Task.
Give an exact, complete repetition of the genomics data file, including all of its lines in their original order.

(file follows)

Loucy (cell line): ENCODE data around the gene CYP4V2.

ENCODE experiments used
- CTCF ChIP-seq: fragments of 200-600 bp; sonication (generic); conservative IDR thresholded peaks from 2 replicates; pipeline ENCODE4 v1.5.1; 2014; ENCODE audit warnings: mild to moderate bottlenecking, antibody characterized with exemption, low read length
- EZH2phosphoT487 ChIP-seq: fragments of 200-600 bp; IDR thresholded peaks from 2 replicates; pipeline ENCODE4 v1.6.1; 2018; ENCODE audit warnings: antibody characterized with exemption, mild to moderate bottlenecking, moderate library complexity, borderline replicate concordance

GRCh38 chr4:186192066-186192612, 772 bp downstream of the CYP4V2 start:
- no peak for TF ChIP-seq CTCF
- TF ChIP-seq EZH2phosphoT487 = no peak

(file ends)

Loucy (cell line): ENCODE data around the gene CYP4V2.

ENCODE experiments used
- CTCF ChIP-seq: fragments of 200-600 bp; sonication (generic); conservative IDR thresholded peaks from 2 replicates; pipeline ENCODE4 v1.5.1; 2014; ENCODE audit warnings: mild to moderate bottlenecking, antibody characterized with exemption, low read length
- EZH2phosphoT487 ChIP-seq: fragments of 200-600 bp; IDR thresholded peaks from 2 replicates; pipeline ENCODE4 v1.6.1; 2018; ENCODE audit warnings: antibody characterized with exemption, mild to moderate bottlenecking, moderate library complexity, borderline replicate concordance

GRCh38 chr4:186192066-186192612, 772 bp downstream of the CYP4V2 start:
- no peak for TF ChIP-seq CTCF
- TF ChIP-seq EZH2phosphoT487 = no peak